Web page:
I am sort of surprised that no one has mentioned Ayn Rand. Atlas Shrugged and The Fountainhead as well as We The Living and Anthem all deal with universal social issues of class struggle, altruism and the virtue of selfishness. Check her out. Atlas Shrugged is a good novel right now because of the recently released movie based on the novel.
I you want to explore the problems of race and society, I would suggest Richard Wright's Native Son and Ralph Ellison's Invisible Man. Both of these novels deal with one individual who, in different ways, succumb to society's view of their race. The first novel deals with a black youth who violently kills a white woman and his flight from justice. The second novel deals with a man who attempts to blend into white society. Both are more appropriate for high school, and Wright's novel is a bit graphic for some readers. Check your school's policy!
"Social issues" covers a pretty broad collection of things for a text to potentially approach. As stated by a previous poster, any truly worthy piece of literature will approach social issues in one way or another. In order to get the most out of your task, I'd suggest narrowing down what types of issues you are hoping to illuminate through literature. Are they tied to a certain time or place? Your analytical context can change greatly depending on the location and historical period that the text is situated in. Another thing to consider: are the issues you're seeking to explore more about money (ex. poverty, social stratification), gender (ex. sexism, LGBT issues), environment, war, race, or politics? Depending on your answer, seek out some of the canonical texts approached by the schools of literary theory that specialize in these issues. For example, if gender inequality is the issue you'd prefer to examine, try an author frequently referenced in feminist criticism, such as Virginia Woolf, Adrienne Rich, or Toni Morrison. If race is the issue to tackle, go for something Post-Colonial (ex. Louise Erdrich, Chinua Achebe, or Salman Rushdie). These categories are already there to explore, so why not let a critical angle determine your direction?
I am going to have to echo some of the previous editors and say that Charles Dickens screamed to me from the grave when I read your discussion post. (Okay, not literally. Ha!) I consider Dickens to be the most profound writer in regards to social issues. However, it's important to note that Charles Dickens was only considering the specific social issues in his own, British historical context: the industrial revolution in England. It's also important to note that some of his works would be better to discuss social issues than others. This is why I couldn't ignore your post without putting in another vote for Oliver Twist. Could there be a better social issue to discuss than the intense pain of the working class?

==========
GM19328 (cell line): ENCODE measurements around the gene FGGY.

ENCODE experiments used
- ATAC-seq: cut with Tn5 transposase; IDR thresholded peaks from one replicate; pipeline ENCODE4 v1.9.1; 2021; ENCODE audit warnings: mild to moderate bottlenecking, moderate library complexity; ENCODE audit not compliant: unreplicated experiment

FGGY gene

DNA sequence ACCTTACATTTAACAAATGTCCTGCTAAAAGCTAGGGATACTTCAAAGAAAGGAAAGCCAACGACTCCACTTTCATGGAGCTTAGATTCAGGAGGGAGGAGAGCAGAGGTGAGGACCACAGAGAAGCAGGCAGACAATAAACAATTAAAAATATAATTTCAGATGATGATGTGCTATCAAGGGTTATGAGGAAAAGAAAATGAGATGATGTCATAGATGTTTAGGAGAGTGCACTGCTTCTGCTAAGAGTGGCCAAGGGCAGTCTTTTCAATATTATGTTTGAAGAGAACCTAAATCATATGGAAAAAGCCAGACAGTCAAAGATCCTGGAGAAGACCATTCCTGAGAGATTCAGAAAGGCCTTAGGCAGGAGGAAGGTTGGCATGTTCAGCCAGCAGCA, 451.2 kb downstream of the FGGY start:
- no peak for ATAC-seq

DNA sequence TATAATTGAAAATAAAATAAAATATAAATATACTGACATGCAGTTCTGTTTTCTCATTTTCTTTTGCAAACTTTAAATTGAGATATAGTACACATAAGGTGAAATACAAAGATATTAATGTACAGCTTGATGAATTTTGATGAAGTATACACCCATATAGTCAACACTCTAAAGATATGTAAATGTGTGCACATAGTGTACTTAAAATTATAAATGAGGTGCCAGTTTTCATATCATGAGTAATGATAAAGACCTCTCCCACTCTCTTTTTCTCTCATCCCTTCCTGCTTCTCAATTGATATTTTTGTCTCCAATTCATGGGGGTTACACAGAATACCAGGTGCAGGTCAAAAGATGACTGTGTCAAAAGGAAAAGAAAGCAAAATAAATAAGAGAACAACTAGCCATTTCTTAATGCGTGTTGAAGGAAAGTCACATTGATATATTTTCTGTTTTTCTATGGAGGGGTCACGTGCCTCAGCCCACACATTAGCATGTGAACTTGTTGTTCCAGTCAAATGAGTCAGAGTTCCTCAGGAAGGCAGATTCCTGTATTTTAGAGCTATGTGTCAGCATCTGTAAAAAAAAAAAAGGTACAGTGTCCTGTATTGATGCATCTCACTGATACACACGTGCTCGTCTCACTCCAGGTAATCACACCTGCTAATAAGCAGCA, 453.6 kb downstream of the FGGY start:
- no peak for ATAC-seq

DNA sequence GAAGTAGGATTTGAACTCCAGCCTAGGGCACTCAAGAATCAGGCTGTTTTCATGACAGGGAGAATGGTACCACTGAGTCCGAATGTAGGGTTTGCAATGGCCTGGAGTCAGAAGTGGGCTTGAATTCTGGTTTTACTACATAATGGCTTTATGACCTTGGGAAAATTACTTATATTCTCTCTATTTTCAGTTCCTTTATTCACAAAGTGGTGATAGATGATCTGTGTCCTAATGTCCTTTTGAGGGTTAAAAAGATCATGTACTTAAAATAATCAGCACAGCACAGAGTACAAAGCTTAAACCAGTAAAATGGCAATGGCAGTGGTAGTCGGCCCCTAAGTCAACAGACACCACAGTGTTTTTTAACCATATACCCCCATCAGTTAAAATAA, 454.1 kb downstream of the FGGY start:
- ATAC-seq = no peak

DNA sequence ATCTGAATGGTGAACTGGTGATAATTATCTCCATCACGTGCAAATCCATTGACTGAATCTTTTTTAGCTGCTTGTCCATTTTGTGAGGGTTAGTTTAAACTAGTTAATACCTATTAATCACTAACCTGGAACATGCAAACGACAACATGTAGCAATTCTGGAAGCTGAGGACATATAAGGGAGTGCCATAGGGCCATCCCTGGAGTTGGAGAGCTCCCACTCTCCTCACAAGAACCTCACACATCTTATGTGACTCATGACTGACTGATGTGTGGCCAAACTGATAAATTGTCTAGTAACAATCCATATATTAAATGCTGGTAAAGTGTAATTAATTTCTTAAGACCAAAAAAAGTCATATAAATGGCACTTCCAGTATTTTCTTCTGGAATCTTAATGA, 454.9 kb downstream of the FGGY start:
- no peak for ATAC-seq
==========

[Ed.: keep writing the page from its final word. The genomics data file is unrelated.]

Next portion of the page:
In the world of classic novels, Harper Lee deals with lots of social issues such as race in To Kill a Mockingbird. The same is true of Fitzgerald's The Great Gatsby regarding social class and money. William Golding's Lord of the Flies is a chilling look at society without the rule of law.
Really, as someone mentioned above, any classic novel deals with how characters deal with personal issues (most of which are ultimately also social) or social issues. The key, then, is to search out the great novels.
If you're looking for more modern author's/social problems, you might want to check out Mary Pipher and her book The Middle of Everywhere. It deals with refugees and immigrants in America. If you were looking for other social problems, you might to check out Ernest Gaines (A Lesson Before Dying) or Johnathan Swift (A Modest Proposal). As far as a classic author with many books that deal with social issues, I would certainly agree with Charles Dickens.
Historically, to support #4, Dickens is famous for bringing the suffering of the working classes in England to the attention of a middle and upper-class readership. Novels such as Oliver Twist, Hard Times and Bleak House really served to capture the sympathies of his readership and in turn instigated social changes for the benefit of the working classes.
In the same vein as Toni Morrison, Zora Neale Hurston wrote about the search for self by women as did Kate Chopin and Charlotte Perkins Gilman during the Victorian period. And, certainly the greats such as Charles Dickens and Victor Hugo delved into the societal prisons and injustices of their times.
Toni Morrison writes eloquently about the life and blacks in the white dominated society. Her characters are all faced with very difficult personal situations that are a result of their personal as well as their social situation. Sherman Alexie writes about Native Americans and their lives on the reservations. So does Leslie Marmon Silko. Going in a different direction, Jane Austen wrote about the social situation of women in English society in the early 1800's. Tim O'Brien writes several books that explore the social problem of Vietnam War. A list could go on that has on it books from every generation and social/political situation in history.
This depends a lot on what level you are looking at. At a young teen level, S.E. Hinton is one who dealt with social problems and issues of importance to teens. She dealt with issues of alienation among teens and of violence that alienated teens engage in.
On a higher level, Huxley's Brave New World and Orwell's 1984 deal with issues of totalitarianism.
But really, practically every author of serious literature is dealing with social problems and issues, right?